News, Insights and Stories from the Australian and New Zealand tech ecosystem.

NAB Ventures leads US$24 million Series D round for Toronto cloud accounting startup Wave

National Australia Bank has led a US$24 (AU$32) million Series D round for Toronto-based cloud accounting startup Wave through its VC fund, NAB Ventures.

The round, which saw participation from Silicon Valley VC firms CRV and Social Capital, international VC’s OurCrowd and Harbourvest as well as a handful of Canadian investors, marks the fourth deal for the fund, following its launch last year.

NAB Ventures General Partner Melissa Widner, said the investment reflects NAB’s interest in investing in emerging technologies that help benefit the customer and provide them with a “connection experience”.

“We were impressed with how Wave’s offering gives entrepreneurs the tools they need to be successful, along with the fact their invoicing and accounting software are free with customers able to purchase additional financial services to suit their requirements as needed,” she said.

“We’re looking forward to working with Wave, which has developed an interesting approach to cloud software and financial services aimed at small businesses with under ten employees.”

Targeting startups and small businesses, Wave offers affordable accounting, invoicing and payroll software accessible through the cloud. The platform integrates with financial services such as lending and credit card processing and sports a ‘pay-as-you-go’ model, where businesses are charged per transaction, rather than a monthly subscription rate.

Wave cofounder and CEO, Kirk Simpsons, said the startup’s payment and service model is able to cover the entire “spectrum” of business needs.

“By helping business owners manage their cash flow, prepare for tax time and gain actionable business insights, Wave covers the spectrum of a small business owner’s financial life, and helps their businesses grow and thrive,” he said.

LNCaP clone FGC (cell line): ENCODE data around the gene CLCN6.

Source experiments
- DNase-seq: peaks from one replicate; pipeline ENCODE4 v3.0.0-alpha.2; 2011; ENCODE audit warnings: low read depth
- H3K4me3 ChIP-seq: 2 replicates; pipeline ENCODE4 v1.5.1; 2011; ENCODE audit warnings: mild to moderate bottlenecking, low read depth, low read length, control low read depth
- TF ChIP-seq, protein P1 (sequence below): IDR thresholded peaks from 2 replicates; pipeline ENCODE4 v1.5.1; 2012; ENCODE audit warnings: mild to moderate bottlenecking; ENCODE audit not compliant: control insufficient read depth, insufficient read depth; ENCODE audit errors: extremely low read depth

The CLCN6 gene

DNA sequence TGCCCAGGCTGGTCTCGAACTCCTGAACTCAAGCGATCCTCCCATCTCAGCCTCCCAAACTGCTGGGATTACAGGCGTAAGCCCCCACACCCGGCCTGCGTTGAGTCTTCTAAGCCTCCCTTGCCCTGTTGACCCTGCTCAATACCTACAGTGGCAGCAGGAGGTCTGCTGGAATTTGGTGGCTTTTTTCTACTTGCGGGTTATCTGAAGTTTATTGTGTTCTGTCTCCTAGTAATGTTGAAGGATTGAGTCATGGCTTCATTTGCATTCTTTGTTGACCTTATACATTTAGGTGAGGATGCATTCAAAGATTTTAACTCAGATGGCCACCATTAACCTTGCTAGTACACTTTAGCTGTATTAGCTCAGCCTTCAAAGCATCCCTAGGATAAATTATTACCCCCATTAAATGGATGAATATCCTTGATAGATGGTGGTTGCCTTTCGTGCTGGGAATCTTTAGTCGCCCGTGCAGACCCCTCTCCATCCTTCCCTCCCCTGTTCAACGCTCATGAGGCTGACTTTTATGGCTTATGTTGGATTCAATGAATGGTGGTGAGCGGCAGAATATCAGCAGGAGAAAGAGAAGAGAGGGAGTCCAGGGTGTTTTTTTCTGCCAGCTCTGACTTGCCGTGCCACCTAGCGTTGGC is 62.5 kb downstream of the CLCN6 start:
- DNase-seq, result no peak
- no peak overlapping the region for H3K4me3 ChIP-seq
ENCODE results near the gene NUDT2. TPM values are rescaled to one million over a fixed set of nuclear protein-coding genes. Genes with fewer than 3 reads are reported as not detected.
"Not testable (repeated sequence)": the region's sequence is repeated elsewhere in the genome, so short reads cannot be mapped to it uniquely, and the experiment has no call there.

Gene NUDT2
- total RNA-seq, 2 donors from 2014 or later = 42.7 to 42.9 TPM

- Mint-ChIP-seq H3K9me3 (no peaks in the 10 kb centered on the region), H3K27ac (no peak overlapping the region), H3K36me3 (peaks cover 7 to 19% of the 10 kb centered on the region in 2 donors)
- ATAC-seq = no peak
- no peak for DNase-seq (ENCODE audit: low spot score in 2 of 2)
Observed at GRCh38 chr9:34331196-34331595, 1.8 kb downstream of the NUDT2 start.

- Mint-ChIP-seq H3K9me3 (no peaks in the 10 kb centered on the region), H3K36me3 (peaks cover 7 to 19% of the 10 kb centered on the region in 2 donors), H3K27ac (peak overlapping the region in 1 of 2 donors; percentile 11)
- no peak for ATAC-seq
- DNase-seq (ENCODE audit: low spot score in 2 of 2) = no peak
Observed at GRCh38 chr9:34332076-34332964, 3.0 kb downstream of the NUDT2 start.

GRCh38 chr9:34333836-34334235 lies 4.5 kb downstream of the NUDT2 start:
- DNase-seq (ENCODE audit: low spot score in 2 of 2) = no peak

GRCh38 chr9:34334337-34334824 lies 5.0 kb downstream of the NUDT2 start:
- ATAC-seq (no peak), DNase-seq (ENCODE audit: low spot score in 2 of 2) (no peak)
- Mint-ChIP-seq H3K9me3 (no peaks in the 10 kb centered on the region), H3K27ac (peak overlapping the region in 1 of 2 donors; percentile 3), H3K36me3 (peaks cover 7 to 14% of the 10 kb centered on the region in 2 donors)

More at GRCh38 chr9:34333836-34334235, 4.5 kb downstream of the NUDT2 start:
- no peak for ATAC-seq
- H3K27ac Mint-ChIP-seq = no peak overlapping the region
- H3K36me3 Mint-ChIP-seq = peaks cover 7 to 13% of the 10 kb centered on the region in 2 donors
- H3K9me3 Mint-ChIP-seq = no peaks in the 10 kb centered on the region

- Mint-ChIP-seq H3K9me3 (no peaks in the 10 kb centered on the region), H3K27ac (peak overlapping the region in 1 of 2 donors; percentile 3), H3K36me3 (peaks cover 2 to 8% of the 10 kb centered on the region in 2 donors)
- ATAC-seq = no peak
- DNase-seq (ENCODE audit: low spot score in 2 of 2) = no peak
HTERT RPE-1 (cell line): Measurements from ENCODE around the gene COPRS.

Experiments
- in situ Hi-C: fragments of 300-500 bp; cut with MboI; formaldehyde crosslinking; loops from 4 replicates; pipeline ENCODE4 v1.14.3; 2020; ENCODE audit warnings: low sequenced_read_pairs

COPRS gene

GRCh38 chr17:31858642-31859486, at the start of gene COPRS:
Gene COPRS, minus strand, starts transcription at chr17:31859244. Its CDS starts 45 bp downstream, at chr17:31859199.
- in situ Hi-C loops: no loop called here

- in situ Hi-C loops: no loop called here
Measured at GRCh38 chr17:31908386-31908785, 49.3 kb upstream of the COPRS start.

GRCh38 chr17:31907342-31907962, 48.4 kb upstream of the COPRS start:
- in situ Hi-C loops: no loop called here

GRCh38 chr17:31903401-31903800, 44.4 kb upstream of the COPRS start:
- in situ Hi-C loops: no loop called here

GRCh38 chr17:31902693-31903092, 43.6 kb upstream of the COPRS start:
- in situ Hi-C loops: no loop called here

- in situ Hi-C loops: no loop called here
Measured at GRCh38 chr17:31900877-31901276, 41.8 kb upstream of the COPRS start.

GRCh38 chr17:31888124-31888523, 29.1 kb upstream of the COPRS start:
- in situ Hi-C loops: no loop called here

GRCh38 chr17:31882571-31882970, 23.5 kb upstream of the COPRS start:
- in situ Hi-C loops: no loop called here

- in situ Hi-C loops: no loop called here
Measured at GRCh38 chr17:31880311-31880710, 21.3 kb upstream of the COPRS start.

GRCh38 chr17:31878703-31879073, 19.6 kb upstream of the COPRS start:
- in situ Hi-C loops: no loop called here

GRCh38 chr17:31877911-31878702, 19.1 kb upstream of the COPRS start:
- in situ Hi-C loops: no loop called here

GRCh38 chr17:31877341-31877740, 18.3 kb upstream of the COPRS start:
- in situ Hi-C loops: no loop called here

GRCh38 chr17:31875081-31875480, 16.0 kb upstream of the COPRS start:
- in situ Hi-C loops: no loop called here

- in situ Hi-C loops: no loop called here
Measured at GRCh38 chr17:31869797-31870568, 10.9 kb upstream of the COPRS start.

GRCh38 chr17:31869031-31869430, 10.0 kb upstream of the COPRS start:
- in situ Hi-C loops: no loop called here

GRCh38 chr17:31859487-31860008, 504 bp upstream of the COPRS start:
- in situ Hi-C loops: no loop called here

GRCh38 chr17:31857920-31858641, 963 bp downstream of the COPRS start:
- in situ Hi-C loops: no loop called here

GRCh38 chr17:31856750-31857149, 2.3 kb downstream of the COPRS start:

Since its inception in 2009, the startup has grown to reach over 2.5 million business owners across more than 200 countries, with above 35,000 active users in Australia. With the close of the Series D round, the business has raised just shy of US$80 (AU$107) million to date. NAB will also be able to appoint someone to Wave’s board.

Simpsons said the partnership with NAB will open up opportunities for the business to cater more towards Australian small businesses.

“We all know that small businesses power the global economy, and nobody understands Australian small businesses better than NAB. We look forward to exploring together how to serve those business owners better,” he said.

San Francisco-based foreign exchange startup Veem was the last company to receive investment from NAB Ventures, with the bank fund leading a US$24 (AU$32) million round Series B round. Veem uses blockchain technology to ensure an international payment is only touched once during its journey to its destination, rather than pass through several intermediary banks.

The $50 million capital fund made its first investment in Sydney-based data exchange marketplace Data Republic, helping contribute to the company’s $10.5 million Series A round, before backing Australian healthtech startup Medipass Solutions earlier this year.

Image: Melissa Widner & Kirk Simpson. Source: Supplied.





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